RF component market to rocket to $4.7 billion in 2016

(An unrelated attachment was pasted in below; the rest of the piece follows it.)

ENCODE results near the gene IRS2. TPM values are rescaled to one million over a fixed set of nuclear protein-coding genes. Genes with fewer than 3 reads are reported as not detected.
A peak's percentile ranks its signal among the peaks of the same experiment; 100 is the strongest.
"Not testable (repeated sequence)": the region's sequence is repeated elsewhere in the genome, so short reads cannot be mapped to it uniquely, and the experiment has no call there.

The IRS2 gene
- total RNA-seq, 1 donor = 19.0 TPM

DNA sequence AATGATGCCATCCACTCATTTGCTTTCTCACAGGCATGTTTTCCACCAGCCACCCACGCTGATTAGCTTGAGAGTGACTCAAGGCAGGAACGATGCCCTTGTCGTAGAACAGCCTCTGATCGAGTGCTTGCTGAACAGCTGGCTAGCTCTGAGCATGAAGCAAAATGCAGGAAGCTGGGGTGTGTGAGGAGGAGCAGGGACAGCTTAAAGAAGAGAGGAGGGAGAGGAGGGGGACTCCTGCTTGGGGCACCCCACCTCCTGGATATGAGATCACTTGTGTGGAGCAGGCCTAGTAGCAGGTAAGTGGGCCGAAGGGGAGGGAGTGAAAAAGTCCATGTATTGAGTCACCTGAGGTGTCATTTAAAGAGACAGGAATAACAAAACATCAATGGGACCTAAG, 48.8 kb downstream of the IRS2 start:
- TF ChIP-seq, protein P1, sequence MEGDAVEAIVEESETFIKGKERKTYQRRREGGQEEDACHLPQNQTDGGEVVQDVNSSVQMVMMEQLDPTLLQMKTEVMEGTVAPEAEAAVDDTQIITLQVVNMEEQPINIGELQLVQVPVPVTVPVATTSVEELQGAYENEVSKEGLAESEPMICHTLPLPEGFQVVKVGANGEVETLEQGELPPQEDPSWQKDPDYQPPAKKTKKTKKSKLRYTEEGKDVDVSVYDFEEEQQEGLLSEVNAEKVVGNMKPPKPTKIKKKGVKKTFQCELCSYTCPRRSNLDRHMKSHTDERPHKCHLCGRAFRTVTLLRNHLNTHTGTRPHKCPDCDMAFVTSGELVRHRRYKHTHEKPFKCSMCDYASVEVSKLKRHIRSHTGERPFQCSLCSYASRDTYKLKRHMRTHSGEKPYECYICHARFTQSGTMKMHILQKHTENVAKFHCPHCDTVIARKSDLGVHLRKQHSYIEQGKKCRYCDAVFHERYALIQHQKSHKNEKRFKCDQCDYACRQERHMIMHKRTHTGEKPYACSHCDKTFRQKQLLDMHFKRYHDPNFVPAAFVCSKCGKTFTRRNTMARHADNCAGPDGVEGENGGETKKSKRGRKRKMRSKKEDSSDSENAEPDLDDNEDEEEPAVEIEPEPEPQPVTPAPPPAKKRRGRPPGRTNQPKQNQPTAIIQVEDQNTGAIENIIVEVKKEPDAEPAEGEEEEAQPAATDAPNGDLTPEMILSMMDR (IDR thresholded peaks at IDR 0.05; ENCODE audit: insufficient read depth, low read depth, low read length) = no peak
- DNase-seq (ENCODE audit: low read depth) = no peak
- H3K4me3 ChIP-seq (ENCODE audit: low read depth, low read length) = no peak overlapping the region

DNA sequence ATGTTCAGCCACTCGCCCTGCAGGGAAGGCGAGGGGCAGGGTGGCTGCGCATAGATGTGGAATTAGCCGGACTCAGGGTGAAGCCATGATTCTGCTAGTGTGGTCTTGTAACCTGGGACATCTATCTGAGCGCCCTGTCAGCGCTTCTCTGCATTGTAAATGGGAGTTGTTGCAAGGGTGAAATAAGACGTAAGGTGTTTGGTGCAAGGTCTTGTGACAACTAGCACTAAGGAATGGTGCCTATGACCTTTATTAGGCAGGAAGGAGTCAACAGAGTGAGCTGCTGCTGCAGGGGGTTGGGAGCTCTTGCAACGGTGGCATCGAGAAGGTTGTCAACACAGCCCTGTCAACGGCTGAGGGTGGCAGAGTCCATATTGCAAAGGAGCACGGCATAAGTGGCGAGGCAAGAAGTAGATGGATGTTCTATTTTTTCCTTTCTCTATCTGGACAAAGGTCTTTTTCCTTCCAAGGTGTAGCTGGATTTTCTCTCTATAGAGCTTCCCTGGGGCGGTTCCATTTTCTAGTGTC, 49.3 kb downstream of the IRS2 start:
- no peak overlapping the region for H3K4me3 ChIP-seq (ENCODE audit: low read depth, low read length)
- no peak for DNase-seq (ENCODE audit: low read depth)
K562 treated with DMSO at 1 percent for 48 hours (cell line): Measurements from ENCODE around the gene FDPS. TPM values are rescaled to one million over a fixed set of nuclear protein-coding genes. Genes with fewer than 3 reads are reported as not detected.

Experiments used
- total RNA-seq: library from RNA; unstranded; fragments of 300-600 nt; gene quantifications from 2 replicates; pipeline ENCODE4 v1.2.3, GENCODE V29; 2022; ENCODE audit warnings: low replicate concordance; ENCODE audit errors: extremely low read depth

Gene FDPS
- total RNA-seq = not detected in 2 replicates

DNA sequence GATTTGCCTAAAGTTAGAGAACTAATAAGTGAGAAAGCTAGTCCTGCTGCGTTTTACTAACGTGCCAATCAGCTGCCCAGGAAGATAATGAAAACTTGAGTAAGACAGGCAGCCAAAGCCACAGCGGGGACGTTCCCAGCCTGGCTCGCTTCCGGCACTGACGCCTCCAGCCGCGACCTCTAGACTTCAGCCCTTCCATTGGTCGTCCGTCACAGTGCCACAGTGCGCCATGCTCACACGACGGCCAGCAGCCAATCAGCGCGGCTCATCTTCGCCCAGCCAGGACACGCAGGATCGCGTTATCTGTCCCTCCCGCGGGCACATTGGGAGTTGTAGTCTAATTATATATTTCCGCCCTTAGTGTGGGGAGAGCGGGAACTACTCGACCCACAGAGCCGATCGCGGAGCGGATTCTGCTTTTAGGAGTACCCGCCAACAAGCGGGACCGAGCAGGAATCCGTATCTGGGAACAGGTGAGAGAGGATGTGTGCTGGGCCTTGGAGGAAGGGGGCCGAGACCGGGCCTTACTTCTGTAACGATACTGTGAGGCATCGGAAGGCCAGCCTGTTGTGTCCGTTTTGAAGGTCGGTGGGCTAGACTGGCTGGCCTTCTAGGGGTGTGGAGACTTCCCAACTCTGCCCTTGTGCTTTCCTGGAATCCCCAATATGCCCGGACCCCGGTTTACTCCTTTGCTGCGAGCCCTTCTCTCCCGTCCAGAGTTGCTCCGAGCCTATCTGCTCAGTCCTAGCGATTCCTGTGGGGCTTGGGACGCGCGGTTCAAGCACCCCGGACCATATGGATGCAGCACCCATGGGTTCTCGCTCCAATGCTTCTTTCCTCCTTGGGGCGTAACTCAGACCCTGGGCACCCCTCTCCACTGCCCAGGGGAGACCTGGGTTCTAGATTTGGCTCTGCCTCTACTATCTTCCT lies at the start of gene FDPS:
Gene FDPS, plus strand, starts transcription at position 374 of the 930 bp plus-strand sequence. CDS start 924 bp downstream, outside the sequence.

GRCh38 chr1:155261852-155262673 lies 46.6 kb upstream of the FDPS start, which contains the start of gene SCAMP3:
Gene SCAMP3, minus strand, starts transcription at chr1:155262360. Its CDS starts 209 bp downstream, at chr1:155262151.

The radio-front end is a key component in every cell phone, from low cost GSM handset to multi-mode multi-band LTE smartphones. The market is very fragmented in terms of architecture, however there are a few types of components that are key. Filters or duplexers, power amplifiers (PAs) and antenna switches are at the heart of every cell phone radio. Most antenna switches and PAs currently incorporate III-V compound semiconductors and many employ GaAs pHEMT and to a lesser extent, GaN technologies. Laurent Robin, Activity Leader, Yole Développement, says that the three key components represented a $3.6 billion market in 2011 and are currently growing at a 5.6% annual rate, expected until 2016. The market research firm's new report, “RF filters, PAs, Antenna Switches & Tunability for Cellular Handsets,” highlights that as this market becomes increasingly attractive, major technical evolutions and changes are occurring in the competitive landscape for those categories of devices. Filters and duplexers are the most dynamic market. Driven by duplexers which are growing at a 10.5% rate annually, this market will reach $1.7 billion in 2016. Indeed smartphones are widely using WCDMA bands and LTE is a new strong driver. Depending on each band, SAW or BAW developments are candidates for further growth. While Epcos and Murata dominate the SAW area, Yole has seen fierce competition between Avago and TriQuint in the BAW segment. Power amplifiers are another strategic component in the RF part. Although this market is maturing, Yole Développement analysts still see many new technologies which are impacting the PA market. One current trend is that more integrated PAs and broadband PAs are increasingly being accepted on a commercial level. GaAs is still dominating the PA market by far but is poised to lose market share as demand for CMOS PAs is growing, What's more, another competitor is SOI technology, which could be used for PAs in the near future. There is thus still room for many changes in the competitive landscape dominated by Skyworks, with RFMD, TriQuint, Avago and Murata / Renesas as challengers. Also, as antenna switches become more mature, Yole Développement anticipates evolutions in two directions. Firstly, the team sees a move towards higher performance in the new LTE bands and increasing number of throws. This is where Peregrine Semiconductor has a leading position. Secondly, they see massive adoption of SOI technology, which they have observed has become more and more poular since 2010. All the big players are now involved in this technology, which offers a good price/performance ratio. GaAs switches are thus decreasing, although some players still release products with exceptional performances, such as Sony. At the same time, new technologies are coming closer to production, as has been seen with MEMS. Tuneability and changes in architecture Tuneability is a new hot topic for radio front end modules. Indeed, after years of development, antenna tuners have been widely accepted since 2011. Apart from GaAs switches, ferroelectric capacitors and MEMS variable capacitors have been successfully integrated into flagship products such as some Samsung Galaxy S2 smartphones. While there is no consensus yet on this topic, antenna tuners are now providing a very significant value proposition. Yole expects it to be the next very hot market in this area. New types of tuners and massive deployment of LTE within 2014 will be additional drivers for tuneability. Leading the MEMS field, Wispry will be a key player to watch, while Sony and Peregrine also offer promising approaches based on alternative technologies. The acquisition of Paratek by RIM in March 2012 is also a sign that antenna tuners will be a strategic technology to be integrated in many cellphone platforms in the near future. All those changes at the component level (PA, ASM, filters, and so on) and the rise of tuneability are having a dramatic impact in the global RF part architecture evolutions. Both technical and competitive challenges and opportunities are shaping the architecture of future front end modules. Similarly, the trend for integration in various types of modules is driving changes at the individual component level. New packaging technologies now enable compact multi-chip packages: Rx modules, PA modules, multi-duplexers. In total, the front-end modules were already a $2 billion market in 2011 and grew 12% annually. This represents more than three times the revenues of standalone PAs, filters/duplexers and tuners predicted for 2016. Rapid evolution of technology and competitive landscape While the analysts’ team starts to see some level of consolidation, the competitive landscape in this RF market is changing quickly. Some companies are concentrating more on vertical integration, such as Murata. Since its acquisition of Renesas' PA business, this may translate into a change in the business model of the company. As highlighted in the report, there are today a limited number of companies which dominate this RF space, but generally those players are involved in very specific market space, this meaning that significant developments can be expected in the near future. For instance, Skyworks is leading the PA market and is big in switches but has no activity in filters. Avago, on the other hand, is a large PA vendor and dominates the BAW filter market, but is neither involved in SAW filters nor in antenna switches. The evolution of architecture towards modules is one driver that pushes each company to enable itself to handle all types of components or to set up specific partnerships. Another driver for competitive change is the speed of technical advancements in this area. At the antenna switch level, players with early involvement in SOI switches, like Skyworks and RFMD are gaining market shares over players involved in GaAs, such as TriQuint. Yole expects this type of change to also be observed in PA technology.